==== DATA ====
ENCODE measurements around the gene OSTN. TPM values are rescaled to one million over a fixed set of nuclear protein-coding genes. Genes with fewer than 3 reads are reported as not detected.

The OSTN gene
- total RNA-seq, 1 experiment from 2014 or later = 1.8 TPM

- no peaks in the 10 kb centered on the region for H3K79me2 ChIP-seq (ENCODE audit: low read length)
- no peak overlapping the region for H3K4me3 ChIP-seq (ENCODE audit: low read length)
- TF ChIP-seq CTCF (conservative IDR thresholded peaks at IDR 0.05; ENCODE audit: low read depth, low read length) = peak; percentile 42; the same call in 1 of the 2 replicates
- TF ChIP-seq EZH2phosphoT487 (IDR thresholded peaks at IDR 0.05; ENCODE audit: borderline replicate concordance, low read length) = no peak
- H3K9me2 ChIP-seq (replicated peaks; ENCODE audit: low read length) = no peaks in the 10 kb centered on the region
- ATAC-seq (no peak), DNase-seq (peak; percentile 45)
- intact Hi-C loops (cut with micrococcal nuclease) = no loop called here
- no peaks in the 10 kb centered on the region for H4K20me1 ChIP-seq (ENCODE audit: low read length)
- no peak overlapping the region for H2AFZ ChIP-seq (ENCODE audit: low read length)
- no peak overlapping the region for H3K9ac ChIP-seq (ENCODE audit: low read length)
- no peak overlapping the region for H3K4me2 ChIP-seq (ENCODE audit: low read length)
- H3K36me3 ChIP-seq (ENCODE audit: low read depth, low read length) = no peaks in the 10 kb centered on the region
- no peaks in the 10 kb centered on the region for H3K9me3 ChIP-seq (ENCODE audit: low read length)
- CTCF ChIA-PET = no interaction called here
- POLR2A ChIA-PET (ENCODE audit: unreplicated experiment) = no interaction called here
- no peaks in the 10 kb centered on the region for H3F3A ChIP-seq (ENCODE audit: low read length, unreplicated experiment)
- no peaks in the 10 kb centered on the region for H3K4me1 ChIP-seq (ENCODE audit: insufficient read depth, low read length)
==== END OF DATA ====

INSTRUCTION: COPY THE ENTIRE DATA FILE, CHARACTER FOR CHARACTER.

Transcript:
ENCODE measurements around the gene OSTN. TPM values are rescaled to one million over a fixed set of nuclear protein-coding genes. Genes with fewer than 3 reads are reported as not detected.

The OSTN gene
- total RNA-seq, 1 experiment from 2014 or later = 1.8 TPM

- no peaks in the 10 kb centered on the region for H3K79me2 ChIP-seq (ENCODE audit: low read length)
- no peak overlapping the region for H3K4me3 ChIP-seq (ENCODE audit: low read length)
- TF ChIP-seq CTCF (conservative IDR thresholded peaks at IDR 0.05; ENCODE audit: low read depth, low read length) = peak; percentile 42; the same call in 1 of the 2 replicates
- TF ChIP-seq EZH2phosphoT487 (IDR thresholded peaks at IDR 0.05; ENCODE audit: borderline replicate concordance, low read length) = no peak
- H3K9me2 ChIP-seq (replicated peaks; ENCODE audit: low read length) = no peaks in the 10 kb centered on the region
- ATAC-seq (no peak), DNase-seq (peak; percentile 45)
- intact Hi-C loops (cut with micrococcal nuclease) = no loop called here
- no peaks in the 10 kb centered on the region for H4K20me1 ChIP-seq (ENCODE audit: low read length)
- no peak overlapping the region for H2AFZ ChIP-seq (ENCODE audit: low read length)
- no peak overlapping the region for H3K9ac ChIP-seq (ENCODE audit: low read length)
- no peak overlapping the region for H3K4me2 ChIP-seq (ENCODE audit: low read length)
- H3K36me3 ChIP-seq (ENCODE audit: low read depth, low read length) = no peaks in the 10 kb centered on the region
- no peaks in the 10 kb centered on the region for H3K9me3 ChIP-seq (ENCODE audit: low read length)
- CTCF ChIA-PET = no interaction called here
- POLR2A ChIA-PET (ENCODE audit: unreplicated experiment) = no interaction called here
- no peaks in the 10 kb centered on the region for H3F3A ChIP-seq (ENCODE audit: low read length, unreplicated experiment)
- no peaks in the 10 kb centered on the region for H3K4me1 ChIP-seq (ENCODE audit: insufficient read depth, low read length)